I’ve spent the last four years of my life learning all I can about health and fitness and tracking down photos of cats that look like Ron Swanson. If I had a time machine, these would be the things I would have told myself at the beginning of my journey:
1. Calorie counting promotes obsessive behavior.
Sure, calorie counting can help you get a better picture of how much you’re eating and if you’re snacking on junk food when you’re not hungry, but you shouldn’t do it regularly.
2. Weight loss isn’t necessarily the same thing as fat loss.
You may be thrilled when the numbers go down on the scale, but the scale is unreliable. What you weigh depends on a number of factors, including the breakfast that’s digesting in your stomach, the salt content in your body, the amount of water you’ve drank that day, among other things. When the scale decreases, it could be just a fluctuation in those variable. Or, if you’re not doing enough strength training, you could be losing valuable muscle mass, which leads to a slowdown of your metabolism and fat gain in the long run.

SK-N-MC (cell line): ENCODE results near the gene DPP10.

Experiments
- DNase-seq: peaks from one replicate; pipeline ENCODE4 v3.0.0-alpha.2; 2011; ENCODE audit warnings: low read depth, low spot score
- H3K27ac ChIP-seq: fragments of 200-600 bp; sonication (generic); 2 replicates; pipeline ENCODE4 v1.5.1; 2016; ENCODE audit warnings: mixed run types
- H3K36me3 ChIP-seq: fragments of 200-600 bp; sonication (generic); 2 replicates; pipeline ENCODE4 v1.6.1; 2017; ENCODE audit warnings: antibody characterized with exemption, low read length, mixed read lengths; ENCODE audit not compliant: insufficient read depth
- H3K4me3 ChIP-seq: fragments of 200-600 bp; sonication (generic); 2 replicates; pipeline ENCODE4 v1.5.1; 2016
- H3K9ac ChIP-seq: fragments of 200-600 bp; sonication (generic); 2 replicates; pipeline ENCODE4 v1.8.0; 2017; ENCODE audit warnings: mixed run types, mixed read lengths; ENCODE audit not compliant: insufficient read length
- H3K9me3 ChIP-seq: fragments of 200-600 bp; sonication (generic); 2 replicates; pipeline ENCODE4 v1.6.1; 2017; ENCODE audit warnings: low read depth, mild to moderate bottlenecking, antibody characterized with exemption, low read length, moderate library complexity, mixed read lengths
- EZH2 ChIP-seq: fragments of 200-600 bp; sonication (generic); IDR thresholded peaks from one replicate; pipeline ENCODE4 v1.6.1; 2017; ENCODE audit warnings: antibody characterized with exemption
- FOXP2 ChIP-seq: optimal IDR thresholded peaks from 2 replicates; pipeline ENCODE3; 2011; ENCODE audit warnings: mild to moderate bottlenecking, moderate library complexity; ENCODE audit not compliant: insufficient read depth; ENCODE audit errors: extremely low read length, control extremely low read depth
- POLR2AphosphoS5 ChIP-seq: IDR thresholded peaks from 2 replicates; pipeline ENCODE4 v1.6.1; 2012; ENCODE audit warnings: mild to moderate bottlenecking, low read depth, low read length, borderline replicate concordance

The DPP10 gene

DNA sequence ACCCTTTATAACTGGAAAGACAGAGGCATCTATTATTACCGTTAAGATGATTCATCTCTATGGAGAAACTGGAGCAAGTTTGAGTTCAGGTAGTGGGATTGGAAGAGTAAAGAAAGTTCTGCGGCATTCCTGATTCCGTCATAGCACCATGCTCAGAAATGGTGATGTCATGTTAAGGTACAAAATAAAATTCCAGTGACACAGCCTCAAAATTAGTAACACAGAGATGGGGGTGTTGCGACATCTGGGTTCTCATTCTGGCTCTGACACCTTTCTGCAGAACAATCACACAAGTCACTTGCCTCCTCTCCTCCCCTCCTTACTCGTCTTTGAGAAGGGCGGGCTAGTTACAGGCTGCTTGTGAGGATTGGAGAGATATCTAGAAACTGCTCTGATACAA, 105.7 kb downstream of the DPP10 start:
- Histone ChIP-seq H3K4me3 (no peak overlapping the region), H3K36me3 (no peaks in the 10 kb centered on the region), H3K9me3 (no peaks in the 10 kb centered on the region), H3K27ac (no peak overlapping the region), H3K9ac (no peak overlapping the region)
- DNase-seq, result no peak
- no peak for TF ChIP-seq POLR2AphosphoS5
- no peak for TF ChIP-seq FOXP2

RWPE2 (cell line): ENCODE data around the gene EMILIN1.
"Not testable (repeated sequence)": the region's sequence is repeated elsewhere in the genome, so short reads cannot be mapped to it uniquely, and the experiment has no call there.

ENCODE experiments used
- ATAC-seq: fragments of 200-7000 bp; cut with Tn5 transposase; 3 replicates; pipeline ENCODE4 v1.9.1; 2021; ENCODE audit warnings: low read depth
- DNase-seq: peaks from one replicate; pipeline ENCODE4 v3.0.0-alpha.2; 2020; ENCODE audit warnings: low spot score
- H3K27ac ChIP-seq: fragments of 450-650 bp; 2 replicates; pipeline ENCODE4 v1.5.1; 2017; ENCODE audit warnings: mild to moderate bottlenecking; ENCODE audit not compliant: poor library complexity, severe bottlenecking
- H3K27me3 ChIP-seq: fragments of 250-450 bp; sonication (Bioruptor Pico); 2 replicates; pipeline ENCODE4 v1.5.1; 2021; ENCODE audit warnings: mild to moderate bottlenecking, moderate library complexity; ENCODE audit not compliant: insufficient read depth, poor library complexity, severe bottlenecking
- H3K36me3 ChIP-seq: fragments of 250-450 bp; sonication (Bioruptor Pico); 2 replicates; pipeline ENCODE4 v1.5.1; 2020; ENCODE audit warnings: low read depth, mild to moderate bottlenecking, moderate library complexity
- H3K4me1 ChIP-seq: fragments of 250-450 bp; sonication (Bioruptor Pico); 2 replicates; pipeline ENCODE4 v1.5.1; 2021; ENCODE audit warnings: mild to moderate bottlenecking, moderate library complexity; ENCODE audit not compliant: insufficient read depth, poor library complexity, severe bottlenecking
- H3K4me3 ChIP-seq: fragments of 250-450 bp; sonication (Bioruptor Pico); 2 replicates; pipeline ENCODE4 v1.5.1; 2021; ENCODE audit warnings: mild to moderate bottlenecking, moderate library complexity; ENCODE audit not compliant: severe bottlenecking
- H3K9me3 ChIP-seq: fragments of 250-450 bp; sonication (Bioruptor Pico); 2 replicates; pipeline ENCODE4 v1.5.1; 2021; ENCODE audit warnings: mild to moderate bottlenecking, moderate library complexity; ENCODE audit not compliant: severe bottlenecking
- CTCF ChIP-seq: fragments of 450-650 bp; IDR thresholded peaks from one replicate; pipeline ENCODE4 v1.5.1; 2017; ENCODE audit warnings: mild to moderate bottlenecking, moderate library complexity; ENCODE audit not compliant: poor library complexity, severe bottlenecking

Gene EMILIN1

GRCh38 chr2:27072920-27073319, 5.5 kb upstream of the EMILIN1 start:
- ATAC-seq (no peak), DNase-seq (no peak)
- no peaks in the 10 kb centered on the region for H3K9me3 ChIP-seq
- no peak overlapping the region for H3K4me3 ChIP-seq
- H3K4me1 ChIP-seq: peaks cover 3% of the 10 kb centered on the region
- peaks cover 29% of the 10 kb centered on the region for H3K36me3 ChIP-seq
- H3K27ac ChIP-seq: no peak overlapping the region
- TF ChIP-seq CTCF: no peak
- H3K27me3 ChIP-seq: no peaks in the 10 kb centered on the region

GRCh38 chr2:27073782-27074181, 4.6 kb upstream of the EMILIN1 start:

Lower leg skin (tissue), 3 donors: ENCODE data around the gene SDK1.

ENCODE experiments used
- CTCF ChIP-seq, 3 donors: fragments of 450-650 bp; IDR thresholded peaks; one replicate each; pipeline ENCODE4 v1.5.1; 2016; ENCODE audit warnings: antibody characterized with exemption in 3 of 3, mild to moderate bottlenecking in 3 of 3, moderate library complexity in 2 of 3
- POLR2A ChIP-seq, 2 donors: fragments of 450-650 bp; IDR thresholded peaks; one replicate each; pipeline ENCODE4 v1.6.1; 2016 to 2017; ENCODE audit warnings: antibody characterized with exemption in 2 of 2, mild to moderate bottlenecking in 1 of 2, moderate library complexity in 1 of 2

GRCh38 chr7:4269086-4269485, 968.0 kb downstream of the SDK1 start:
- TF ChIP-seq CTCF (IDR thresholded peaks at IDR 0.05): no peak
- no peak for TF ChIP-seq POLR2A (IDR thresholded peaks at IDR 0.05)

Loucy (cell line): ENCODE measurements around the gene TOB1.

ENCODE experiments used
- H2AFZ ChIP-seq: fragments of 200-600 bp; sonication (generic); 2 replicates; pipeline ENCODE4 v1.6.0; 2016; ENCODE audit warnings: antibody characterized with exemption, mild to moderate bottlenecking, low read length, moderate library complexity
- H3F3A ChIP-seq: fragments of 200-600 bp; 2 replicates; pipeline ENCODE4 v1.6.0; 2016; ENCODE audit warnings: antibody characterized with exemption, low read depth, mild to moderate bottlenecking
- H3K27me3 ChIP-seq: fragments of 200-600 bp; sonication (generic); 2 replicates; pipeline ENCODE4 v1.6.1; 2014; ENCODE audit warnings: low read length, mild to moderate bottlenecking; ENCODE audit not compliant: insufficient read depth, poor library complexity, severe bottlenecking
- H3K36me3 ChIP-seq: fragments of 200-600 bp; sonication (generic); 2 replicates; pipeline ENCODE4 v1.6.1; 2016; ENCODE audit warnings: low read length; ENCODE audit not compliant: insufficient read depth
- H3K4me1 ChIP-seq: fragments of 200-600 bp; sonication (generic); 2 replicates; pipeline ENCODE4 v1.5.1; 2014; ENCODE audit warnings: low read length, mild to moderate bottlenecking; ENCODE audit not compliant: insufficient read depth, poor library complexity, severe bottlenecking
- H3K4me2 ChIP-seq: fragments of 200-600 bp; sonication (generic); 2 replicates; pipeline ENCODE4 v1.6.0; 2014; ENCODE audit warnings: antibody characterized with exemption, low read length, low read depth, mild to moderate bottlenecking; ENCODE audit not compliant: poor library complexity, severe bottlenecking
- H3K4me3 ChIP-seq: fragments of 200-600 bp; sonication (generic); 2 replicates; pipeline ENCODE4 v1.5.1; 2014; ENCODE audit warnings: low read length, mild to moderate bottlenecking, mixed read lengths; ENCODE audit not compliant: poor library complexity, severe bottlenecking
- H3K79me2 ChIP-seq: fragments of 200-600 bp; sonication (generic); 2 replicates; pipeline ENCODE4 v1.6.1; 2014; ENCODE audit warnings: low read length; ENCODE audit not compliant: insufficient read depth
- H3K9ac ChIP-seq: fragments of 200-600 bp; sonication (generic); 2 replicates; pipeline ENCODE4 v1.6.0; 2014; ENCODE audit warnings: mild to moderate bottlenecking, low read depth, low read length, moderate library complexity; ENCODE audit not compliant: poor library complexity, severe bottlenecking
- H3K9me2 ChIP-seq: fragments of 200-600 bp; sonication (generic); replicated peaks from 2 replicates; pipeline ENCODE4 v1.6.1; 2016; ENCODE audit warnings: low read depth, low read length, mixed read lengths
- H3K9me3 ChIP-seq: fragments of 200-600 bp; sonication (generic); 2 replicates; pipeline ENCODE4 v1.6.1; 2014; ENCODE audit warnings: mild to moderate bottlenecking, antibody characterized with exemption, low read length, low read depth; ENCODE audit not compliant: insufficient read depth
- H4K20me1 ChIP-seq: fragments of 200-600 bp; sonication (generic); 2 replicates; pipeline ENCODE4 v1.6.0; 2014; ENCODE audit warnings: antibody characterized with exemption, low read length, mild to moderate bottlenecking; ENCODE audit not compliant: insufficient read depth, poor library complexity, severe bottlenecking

But when you get rid of fat and replace it with muscle, you may not gain or lose any weight, but you’ll be slimmer since a pound of muscle takes up less space than a pound of fat. More on this subject here. [Read more…]
When you change your eating habits, it can take time for you to adjust. When I started this challenge, I had trouble making sure I was getting enough healthy calories, and I was really hungry all day. Slowly, I discovered that I needed to eat enough protein and foods like nuts and pistachios and almond butter in addition to my intake of fruits and veggies in order to stay full.
Binge eating, or overeating a large amount of junk food in a short time, is a real problem. I got a lot of questions from readers about this topic every day on my Tumblr.
Eating everything in sight can be both an emotional response, or a response to hunger. Remember, the key to good health is eating PLENTY of good food! Starving yourself is NEVER the answer.